You describe a moment again, sitting at that counter, I think, at the Down Home Diner, where a young - a white man taps you on the shoulder and says: You know who won the game last night? And you tell him, I think the Sixers had won. And that, you know, in that in that place at that time, he felt, you know, brave enough, I guess, or had permission to tap you, a stranger, on the shoulder.

But I also wanted to ask you - and you must have experienced this the last couple of years in Philadelphia - when a city is in the middle of a pennant race, and everybody's radio is on somehow during the game, and the play-by-play wafts out of a taxicab window and out of a storefront, that's kind of a magical moment too.

Prof. ANDERSON: Yes, indeed. Yes, indeed. You can feel the real kinship with people who, you know, have that interest, of course. And I've had that feeling in the Terminal. I've had that feeling outside the Terminal. I've had that feeling at various spaces in Philadelphia, especially with the winning sports team we had, the baseball team a couple of years ago, 2008, the World Series, in fact. And a bunch of us wound up singing spontaneously...

(Soundbite of laughter)

Prof. ANDERSON: ...the Philadelphia Phillies theme song, and a Jewish fellow and an Italian fellow and myself, all together, spontaneously began to sing.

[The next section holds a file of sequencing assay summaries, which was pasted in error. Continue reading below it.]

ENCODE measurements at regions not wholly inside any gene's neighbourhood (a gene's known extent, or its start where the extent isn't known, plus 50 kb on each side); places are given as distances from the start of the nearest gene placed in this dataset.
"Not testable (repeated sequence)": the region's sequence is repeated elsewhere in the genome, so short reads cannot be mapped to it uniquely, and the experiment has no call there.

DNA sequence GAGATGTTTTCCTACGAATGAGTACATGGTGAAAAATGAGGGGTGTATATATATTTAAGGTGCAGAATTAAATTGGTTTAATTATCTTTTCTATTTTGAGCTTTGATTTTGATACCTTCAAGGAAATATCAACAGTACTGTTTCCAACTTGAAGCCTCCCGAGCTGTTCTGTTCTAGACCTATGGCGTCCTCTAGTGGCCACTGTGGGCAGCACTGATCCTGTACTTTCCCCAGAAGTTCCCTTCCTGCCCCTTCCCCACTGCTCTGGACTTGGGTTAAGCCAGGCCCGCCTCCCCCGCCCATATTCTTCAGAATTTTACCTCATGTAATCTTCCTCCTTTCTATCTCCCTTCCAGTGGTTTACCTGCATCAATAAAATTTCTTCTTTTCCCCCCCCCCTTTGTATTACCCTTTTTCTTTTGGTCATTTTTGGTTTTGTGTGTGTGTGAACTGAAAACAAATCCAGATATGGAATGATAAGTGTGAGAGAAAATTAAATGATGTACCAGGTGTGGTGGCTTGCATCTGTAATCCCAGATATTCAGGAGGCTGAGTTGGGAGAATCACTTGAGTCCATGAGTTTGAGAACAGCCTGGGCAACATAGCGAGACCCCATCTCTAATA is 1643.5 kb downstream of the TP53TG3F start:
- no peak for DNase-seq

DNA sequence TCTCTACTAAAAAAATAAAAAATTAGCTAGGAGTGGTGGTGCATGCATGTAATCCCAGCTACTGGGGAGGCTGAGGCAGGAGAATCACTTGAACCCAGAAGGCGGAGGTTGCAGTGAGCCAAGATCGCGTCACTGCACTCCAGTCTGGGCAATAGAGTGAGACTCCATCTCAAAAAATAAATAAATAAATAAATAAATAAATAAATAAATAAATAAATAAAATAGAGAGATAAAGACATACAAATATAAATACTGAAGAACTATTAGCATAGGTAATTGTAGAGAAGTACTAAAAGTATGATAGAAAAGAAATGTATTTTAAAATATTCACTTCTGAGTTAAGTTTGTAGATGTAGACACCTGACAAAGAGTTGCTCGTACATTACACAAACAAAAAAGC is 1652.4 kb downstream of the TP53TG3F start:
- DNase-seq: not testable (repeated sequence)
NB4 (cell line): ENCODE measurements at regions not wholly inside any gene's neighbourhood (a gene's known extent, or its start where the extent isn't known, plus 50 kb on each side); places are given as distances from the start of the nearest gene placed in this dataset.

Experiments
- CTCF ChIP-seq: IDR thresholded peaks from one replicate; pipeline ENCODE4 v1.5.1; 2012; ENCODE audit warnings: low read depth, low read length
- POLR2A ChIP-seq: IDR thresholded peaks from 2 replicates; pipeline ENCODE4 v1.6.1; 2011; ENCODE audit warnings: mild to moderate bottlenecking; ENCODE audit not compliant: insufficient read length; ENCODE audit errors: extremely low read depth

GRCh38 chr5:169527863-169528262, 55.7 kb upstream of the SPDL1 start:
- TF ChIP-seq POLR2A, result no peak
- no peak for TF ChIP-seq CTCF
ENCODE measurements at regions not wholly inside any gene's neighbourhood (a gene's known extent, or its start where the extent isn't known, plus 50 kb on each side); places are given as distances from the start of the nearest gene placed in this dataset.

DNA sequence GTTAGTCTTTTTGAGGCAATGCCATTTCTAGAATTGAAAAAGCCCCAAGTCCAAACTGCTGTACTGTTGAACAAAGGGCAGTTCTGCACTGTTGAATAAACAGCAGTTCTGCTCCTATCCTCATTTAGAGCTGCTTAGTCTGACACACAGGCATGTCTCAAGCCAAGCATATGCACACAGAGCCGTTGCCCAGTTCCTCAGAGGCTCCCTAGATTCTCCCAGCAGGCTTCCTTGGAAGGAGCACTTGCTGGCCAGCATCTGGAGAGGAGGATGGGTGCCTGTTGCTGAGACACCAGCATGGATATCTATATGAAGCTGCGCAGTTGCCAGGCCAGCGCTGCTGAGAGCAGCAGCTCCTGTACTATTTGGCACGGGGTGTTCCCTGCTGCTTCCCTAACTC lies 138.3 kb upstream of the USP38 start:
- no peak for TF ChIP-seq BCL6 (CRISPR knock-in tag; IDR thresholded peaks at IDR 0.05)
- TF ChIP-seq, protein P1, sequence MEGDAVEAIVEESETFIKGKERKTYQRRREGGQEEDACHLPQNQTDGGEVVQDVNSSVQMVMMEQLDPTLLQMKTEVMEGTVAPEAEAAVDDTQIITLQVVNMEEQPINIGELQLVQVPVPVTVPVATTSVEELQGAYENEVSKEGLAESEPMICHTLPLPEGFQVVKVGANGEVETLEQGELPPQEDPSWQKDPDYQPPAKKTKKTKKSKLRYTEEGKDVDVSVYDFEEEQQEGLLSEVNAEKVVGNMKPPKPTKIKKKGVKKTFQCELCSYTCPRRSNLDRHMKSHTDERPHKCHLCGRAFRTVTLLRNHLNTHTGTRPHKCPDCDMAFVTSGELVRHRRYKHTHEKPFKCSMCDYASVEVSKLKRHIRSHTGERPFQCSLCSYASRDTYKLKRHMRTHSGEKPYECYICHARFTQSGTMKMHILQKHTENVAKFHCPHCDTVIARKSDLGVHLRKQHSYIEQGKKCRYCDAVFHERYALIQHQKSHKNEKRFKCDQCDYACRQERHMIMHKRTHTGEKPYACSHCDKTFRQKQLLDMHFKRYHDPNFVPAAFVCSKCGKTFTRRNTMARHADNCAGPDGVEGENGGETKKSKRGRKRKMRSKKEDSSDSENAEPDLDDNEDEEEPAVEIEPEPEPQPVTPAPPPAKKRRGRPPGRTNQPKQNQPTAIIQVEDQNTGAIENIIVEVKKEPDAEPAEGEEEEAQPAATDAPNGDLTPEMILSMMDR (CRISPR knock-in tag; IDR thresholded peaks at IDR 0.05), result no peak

(Soundbite of laughter)

CONAN: We'll not ask you to repeat that.

Prof. ANDERSON: (Unintelligible) kind of thing.

CONAN: I wanted to - you mentioned earlier there are - Philadelphia has, well, strong - obviously there are black neighborhoods, but there are Irish neighborhoods, Polish neighborhoods and Italian neighborhoods as well. When you say people are sort of wary if a stranger walks into the neighborhood and make sure that they find out who he is - I wonder, though: Is there something unique to places that are the opposite of the canopy? And that would include places that would be very elite in their characteristics - at a country club, or for that matter, at Yale?

Prof. ANDERSON: Yes. Well, a workplace environment is interesting this way, can very interesting because of course - I mean, the public space, people can be open, people can be civil very easily. In the workplace itself there's more at stake and so people could be hired, fired, promoted, and the interaction is a bit more intense. There's more at stake. And it's more bounded, so to speak. This is what I found.